You may have seen the recent headlines covering the story of a snoozing mother who, while taking a nap on the couch, was innocently hacked by her 6-year-old. The child purchased $250 worth of toys on Amazon using her mother’s fingerprint for authentication. What an ingenious young one indeed!

Humorous as this story may be, it points out one of the many new risks associated with the shift toward internet-based shopping and banking. The internet provides cybercriminals with an anonymous platform from which to exploit ineffective information security programs.

In this case, the “child genius,” as New York Magazine dubbed the 6-year-old, naively discovered that the only obstacle keeping her from a Pokemon shopping spree on Amazon was her sleeping mother’s fingerprint, which she easily acquired. But if it’s that easy for a child to gain unauthorized access, just how easy is it for savvy fraudsters to do the same?

Breaking Authentication Is Child’s Play

Authentication, the process through which a user’s identity is verified, is the front door of any security program to effectively combat cybercriminals. Unfortunately, 63 percent of confirmed data breaches involve weak, default or stolen passwords, according to Verizon’s “2016 Data Breach Investigations Report.” It is clear, then, that many organizations have struggled to develop authentication to its full extent, despite the numerous access management solutions on the market.

Porous Passwords Are the Weakest Link

End users represent the weakest link in the cybersecurity chain. According to Entrepreneur, 3 out of 4 consumers use duplicate passwords, many of which go unchanged for five years or more. Additionally, per the “Norton Cybersecurity Insights Report,” one-third of users do not password-protect their smartphones or desktop devices.

Alarmingly, Keeper Security found that “123456” was the most popular password of 2016, making up 17 percent of the 10 million passwords included in the study. Users put themselves at even further risk by recycling passwords across multiple accounts. CSO Online reported that 99 percent of account breaches originate from password reuse.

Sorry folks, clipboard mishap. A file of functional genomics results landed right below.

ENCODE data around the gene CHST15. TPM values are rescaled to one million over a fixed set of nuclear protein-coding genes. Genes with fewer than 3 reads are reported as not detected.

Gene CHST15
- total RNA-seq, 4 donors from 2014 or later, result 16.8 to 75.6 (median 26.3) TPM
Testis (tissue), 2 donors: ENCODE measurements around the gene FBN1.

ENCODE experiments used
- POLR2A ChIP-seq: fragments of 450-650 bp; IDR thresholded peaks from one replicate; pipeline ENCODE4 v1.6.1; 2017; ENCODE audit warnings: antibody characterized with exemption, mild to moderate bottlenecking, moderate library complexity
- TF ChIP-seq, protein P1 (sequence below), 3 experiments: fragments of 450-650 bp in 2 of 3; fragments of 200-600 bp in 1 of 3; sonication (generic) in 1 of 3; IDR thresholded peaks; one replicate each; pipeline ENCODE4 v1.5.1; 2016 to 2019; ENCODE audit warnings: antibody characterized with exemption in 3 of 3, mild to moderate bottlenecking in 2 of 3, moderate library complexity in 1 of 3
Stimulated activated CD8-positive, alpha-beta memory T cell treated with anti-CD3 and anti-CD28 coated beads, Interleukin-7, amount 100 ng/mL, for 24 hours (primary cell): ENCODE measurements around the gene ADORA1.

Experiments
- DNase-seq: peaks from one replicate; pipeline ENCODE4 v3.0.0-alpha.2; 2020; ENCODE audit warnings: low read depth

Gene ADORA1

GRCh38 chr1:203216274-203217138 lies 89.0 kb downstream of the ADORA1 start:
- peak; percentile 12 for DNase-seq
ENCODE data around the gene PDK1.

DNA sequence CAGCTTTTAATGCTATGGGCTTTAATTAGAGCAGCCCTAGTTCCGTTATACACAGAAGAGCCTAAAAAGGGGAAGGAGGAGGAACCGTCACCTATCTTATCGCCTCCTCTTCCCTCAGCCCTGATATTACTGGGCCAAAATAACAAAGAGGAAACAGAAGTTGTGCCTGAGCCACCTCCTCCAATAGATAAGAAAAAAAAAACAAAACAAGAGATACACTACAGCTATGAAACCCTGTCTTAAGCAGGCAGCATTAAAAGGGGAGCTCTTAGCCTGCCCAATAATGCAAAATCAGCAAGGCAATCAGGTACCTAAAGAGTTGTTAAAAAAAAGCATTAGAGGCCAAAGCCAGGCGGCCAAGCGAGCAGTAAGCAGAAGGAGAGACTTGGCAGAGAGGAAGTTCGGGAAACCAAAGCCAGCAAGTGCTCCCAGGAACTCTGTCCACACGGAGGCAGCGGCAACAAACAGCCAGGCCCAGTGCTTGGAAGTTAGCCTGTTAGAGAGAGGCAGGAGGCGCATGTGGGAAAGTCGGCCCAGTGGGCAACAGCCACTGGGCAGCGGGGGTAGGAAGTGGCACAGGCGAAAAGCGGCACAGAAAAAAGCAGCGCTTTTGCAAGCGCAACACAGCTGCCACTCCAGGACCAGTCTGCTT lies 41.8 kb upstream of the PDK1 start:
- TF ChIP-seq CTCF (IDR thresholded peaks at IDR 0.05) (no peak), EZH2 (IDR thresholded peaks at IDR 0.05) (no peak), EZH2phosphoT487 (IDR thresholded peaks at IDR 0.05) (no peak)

Much Ado About Passwords

What can IT leaders do to protect their organizations from poor authentication practices? One way to strengthen passwords is to compliment them with stronger security. Despite Bill Gates’ 2004 prediction about the death of the password, traditional authentication isn’t going away anytime soon. We can, however, certainly limit the extent to which authentication solutions rely on passwords.

Risk- and context-based authentication, for example, considers risk factors, such as time of day, device or browser type, to determine whether an access request should be approved, challenged or denied. Similarly, continuous authentication tools verify users’ identities beyond the initial login stage in a process also known as behavioral biometrics. Multifactor authentication requires users to input a biometric indicator, such as a facial image or voice, or a one-time password.

Room for Improvement

IT leaders should provide users with rules that meet general authentication best practices. They should, for example, require users to create alphanumeric passwords longer than six characters that do not contain dictionary terms.

IT executives should also establish federation for single sign-on (SSO) capabilities, which allow users to log into multiple applications with a single set of credentials at the beginning of a session. Identity federation is an often misunderstood concept that impacts the user’s experience throughout a session. Federation occurs when a group of organizations or partners forms a trusted union in which identities and/or attributes can be shared among all applications.

Whatever methods you choose to employ to combat weak authentication practices, it’s critical to stay well-informed of trends within the cybersecurity space. With new regulations, governance requirements and market expectations for security, awareness is the foundation of any information security strategy.

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